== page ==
House Democrats on Friday unveiled legislation creating a panel to gauge a president's capacity to perform the job — and potentially remove the commander in chief from office in cases of decided debility.
The commission would be permanent, applying to future administrations, but it's a clear shot at President Trump, whose treatments for the coronavirus have raised questions about their effects on his mental acuity.
Speaker Nancy Pelosi (D-Calif.), a sharp critic of the president, has fueled those questions in the the days since Trump returned to the White House after three nights in the hospital, floating the idea that Trump's drug regimen — which includes a steroid linked to mood swings — might be affecting his decisionmaking.
"The president is, shall we say, in an altered state right now," the Speaker told Bloomberg News on Thursday.
The Democrats' legislation invokes the 25th Amendment, which empowers Congress to create "a body" which, working with the vice president, can remove a president deemed "unable to discharge the powers and duties of his office."
Sponsored by Rep. Jamie Raskin (D-Md.), a former professor of constitutional law, the bill would create a 17-member panel charged with judging the president's fitness — and empowered to remove that figure when deficiencies are determined. In such a case, the vice president would take over.
"This is not about President Trump; he will face the judgment of the voters," Pelosi told reporters Friday. "But he shows the need for us to create a process for future presidents."
The proposal has no chance of being enacted, with Congress on recess and the Senate and White House currently controlled by Republicans. Indeed, GOP leaders have already dismissed it as a political stunt.
"Look, that's absurd. Absolutely absurd," said Senate Majority Leader Mitch McConnell (R-Ky.). "Again, right here in this last three weeks before the election, I think those kinds of wild comments should be largely discounted."
But the bill marks another effort by Democratic leaders to energize their base ahead of the Nov. 3 elections, while feeding accusations that Trump — already under fire for his fitful response to the coronavirus pandemic — has become increasingly erratic under treatment for his own case of COVID-19.
Pelosi on Thursday had previewed the legislation's unveiling. The Speaker was vague about what prompted her decision to do it now, just 25 days before the elections, but hinted it was related to the White House's refusal to reveal when Trump last tested negative for the virus.
"Why is the White House not telling the country that important fact about how this spread and made a hot spot of the White House?" she asked.
Trump was quick to fire back, proposing that it's Pelosi, not him, who should be examined for fitness of office.
"Crazy Nancy is the one who should be under observation," he tweeted. "They don’t call her Crazy for nothing!"
White House press secretary Kayleigh McEnany piled on Friday morning, telling "Fox & Friends" that Pelosi's gambit is "absurd."
"The only one who needs to be looking at the 25th Amendment is Nancy Pelosi herself," she said.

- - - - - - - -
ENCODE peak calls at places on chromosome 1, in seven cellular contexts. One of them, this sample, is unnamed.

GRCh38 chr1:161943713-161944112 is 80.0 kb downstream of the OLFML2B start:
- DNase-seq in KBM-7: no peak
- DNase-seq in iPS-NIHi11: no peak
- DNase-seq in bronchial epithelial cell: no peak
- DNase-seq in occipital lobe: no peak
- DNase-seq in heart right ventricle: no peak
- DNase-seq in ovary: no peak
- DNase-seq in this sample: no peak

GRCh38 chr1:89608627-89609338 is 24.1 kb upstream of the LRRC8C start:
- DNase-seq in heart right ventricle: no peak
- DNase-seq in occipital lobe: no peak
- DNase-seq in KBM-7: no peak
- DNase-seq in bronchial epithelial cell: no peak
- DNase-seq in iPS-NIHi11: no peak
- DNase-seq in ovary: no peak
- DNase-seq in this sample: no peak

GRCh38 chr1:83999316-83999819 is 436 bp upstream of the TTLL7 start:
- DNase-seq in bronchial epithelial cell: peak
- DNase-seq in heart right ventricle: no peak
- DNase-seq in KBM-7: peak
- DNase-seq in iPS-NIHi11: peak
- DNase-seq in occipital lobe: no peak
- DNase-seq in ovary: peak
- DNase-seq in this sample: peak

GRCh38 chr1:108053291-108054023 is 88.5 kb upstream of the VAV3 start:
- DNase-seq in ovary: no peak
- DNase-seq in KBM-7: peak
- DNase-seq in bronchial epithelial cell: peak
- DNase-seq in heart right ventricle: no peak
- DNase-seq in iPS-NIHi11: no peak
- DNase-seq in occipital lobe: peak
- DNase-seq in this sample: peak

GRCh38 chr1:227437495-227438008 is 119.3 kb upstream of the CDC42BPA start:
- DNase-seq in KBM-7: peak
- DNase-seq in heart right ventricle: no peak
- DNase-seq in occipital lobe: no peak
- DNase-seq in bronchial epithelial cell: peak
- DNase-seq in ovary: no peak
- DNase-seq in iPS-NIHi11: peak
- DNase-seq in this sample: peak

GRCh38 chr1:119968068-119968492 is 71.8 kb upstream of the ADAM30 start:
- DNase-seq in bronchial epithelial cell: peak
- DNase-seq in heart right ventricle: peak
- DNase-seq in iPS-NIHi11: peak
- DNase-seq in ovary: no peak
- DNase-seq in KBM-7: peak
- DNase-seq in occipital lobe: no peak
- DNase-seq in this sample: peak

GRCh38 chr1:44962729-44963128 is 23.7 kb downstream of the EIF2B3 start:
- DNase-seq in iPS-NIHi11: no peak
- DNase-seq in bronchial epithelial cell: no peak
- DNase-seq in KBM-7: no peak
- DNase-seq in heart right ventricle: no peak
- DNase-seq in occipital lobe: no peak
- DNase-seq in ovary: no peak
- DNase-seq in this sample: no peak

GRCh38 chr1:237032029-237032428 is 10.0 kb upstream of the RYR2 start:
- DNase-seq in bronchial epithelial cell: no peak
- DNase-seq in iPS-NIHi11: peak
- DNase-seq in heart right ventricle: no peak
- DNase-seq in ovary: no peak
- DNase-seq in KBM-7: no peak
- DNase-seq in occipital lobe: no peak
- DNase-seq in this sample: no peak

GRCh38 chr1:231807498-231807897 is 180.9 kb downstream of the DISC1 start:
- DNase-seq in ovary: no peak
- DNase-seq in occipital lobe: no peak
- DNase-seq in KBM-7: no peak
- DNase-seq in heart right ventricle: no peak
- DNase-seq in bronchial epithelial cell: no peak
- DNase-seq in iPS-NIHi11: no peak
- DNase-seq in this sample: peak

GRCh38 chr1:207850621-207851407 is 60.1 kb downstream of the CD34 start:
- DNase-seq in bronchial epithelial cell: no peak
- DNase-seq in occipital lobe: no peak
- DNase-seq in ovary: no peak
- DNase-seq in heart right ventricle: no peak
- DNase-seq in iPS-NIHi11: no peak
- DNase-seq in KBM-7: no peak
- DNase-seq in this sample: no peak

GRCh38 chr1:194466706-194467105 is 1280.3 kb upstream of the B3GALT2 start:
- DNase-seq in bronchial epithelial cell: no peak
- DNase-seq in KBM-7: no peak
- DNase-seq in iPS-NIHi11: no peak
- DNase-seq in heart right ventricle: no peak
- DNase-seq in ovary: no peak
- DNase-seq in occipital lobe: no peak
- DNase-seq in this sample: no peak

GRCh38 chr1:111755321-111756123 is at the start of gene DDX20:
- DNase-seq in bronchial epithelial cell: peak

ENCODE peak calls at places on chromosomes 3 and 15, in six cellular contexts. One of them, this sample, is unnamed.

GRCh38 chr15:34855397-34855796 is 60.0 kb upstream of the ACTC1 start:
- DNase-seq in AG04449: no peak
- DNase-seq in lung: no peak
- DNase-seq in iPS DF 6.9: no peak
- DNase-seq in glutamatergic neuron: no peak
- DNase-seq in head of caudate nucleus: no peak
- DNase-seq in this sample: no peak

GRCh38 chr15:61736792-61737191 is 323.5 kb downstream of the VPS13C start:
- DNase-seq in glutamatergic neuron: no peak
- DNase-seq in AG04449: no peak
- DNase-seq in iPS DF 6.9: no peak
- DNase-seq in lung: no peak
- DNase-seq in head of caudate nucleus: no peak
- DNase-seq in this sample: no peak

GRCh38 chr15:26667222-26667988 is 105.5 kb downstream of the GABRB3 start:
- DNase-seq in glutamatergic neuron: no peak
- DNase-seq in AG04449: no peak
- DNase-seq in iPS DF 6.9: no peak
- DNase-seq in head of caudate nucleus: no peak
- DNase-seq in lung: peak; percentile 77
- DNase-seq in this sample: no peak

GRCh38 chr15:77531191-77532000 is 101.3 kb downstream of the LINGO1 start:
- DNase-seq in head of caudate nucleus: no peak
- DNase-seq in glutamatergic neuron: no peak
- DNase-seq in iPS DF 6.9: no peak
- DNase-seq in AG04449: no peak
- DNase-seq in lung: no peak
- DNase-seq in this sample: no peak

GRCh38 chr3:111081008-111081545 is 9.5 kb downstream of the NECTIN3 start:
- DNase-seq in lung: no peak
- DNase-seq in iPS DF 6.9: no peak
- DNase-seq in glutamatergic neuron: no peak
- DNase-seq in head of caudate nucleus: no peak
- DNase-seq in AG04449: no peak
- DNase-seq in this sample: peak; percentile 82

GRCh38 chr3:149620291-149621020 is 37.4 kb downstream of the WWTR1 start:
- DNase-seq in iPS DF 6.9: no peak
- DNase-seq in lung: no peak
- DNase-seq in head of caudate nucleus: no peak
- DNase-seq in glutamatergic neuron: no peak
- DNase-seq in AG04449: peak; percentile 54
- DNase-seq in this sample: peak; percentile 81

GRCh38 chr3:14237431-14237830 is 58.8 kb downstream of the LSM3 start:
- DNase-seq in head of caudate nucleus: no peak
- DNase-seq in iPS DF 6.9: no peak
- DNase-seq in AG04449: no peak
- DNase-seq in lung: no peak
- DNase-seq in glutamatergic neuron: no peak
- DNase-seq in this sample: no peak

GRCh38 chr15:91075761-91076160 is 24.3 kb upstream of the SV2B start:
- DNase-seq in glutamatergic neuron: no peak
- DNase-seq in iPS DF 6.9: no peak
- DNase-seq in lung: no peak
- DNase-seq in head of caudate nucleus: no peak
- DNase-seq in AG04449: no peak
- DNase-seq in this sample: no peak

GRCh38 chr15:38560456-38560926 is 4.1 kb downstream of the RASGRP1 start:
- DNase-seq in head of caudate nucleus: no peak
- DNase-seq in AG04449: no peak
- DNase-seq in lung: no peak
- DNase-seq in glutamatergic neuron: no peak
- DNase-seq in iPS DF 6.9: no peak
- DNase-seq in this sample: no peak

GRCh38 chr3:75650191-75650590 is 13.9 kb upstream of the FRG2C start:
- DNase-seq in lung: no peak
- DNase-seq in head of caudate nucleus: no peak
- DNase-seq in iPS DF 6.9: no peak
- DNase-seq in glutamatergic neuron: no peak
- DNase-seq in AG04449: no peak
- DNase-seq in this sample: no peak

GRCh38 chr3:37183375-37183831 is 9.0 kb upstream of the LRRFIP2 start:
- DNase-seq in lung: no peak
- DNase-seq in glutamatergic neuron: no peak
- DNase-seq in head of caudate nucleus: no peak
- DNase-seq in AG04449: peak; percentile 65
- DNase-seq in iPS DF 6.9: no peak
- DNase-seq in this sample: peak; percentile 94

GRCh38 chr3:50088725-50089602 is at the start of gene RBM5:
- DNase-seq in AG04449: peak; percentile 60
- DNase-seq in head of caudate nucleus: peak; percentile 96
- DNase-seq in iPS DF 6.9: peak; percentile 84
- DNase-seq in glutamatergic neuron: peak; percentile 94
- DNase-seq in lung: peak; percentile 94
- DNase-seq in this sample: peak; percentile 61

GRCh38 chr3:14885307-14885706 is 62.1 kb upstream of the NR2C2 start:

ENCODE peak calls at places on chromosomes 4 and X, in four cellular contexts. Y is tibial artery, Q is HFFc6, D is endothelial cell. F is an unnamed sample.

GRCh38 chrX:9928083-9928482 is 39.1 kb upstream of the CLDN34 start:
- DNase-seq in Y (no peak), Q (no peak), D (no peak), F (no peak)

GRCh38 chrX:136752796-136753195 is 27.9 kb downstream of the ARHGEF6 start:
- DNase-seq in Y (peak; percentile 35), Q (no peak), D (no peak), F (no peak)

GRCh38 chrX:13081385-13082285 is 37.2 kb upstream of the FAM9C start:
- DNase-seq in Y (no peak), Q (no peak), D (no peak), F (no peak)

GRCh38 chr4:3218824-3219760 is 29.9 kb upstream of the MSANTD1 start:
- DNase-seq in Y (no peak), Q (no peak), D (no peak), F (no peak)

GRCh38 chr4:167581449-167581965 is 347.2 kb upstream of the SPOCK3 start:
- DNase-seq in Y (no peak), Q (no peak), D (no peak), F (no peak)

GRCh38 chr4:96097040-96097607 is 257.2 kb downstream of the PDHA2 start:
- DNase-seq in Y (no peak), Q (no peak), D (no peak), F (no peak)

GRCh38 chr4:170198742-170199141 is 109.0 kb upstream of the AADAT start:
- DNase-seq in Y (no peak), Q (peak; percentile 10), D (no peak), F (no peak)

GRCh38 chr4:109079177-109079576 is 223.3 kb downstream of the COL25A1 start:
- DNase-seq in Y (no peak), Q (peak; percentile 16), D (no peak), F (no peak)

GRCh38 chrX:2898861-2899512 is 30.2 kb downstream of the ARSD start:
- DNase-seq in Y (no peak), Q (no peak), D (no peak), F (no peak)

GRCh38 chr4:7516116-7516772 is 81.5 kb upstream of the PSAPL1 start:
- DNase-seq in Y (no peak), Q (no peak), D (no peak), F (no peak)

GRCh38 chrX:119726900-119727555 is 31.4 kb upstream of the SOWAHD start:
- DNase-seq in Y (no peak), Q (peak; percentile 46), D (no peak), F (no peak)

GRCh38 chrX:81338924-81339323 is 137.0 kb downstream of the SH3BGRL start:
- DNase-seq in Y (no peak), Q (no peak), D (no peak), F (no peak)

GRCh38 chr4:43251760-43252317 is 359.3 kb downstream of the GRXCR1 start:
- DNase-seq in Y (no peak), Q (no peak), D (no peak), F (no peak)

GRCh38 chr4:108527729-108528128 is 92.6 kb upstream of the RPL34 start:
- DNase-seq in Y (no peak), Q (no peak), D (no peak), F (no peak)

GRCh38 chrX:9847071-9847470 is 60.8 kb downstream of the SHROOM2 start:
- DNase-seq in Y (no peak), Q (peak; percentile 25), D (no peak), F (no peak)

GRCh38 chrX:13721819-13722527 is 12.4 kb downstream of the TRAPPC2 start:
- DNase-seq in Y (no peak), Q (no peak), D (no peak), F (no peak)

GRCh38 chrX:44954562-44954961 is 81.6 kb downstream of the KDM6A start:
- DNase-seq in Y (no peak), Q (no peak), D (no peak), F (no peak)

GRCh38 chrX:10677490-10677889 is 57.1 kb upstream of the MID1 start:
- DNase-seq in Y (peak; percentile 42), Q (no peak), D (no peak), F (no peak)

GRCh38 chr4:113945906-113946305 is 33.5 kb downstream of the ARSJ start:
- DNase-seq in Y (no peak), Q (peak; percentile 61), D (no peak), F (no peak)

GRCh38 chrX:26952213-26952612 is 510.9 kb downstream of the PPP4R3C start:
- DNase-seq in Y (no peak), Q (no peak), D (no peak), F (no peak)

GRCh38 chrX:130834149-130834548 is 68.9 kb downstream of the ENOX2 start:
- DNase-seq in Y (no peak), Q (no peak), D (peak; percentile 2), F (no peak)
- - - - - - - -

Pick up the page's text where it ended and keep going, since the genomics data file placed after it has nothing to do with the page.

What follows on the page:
Even before its release, the legislation was already stoking accusations from the president's Republican allies that Democrats, frustrated with Trump's victory in 2016, are doing everything in their power to overturn the wishes of voters in that election — a charge frequently lodged during Trump's impeachment.
"I wouldn’t put it past @SpeakerPelosi to stage a coup," Rep. Mark Green (R-Tenn.) tweeted Thursday. "She has already weaponized impeachment, what’s to keep her from weaponizing the 25th amendment?
It's also likely to fuel the GOP argument that Joe Biden, Trump's 77-year-old Democratic challenger, lacks the vigorous health and mental sharpness to make sound decisions on behalf of the country.
"Joe's not lasting two months as president, OK?" Trump said Thursday in an interview with Fox Business host Maria Bartiromo, his first since returning to the White House from the Walter Reed National Military Medical Center.
Ratified in 1967 in response to the assassination of President John F. Kennedy, the 25th Amendment allows for the president to cede the authority of the office voluntarily when "he is unable to discharge the powers and duties of his office."
In such a case, the vice president assumes the powers of the presidency. That scenario occurred twice under the President George W. Bush, who transferred power briefly to Vice President Dick Cheney in 2002 and again in 2007. Bush was undergoing colonoscopies in both cases.
But the 25th Amendment also empowers other Washington policymakers to usurp the president's powers involuntarily when questions of those same incapacities arise. In such cases, the vice president can join forces either with a majority of the administration's top Cabinet officials or with "such other body as Congress may by law provide."
Such a body has never been created. Raskin's bill would do so.
Under Raskin's bill, the new panel — dubbed the Commission on Presidential Capacity to Discharge the Powers and Duties of Office — would feature 17 members: four physicians, four psychiatrists and eight former high-ranking executive officials to be chosen from a pool of former presidents, former vice presidents, former surgeon generals and former heads of the State, Treasury, Defense and Justice departments. Those 16 figures would be decided by the bipartisan leaders of both chambers of Congress.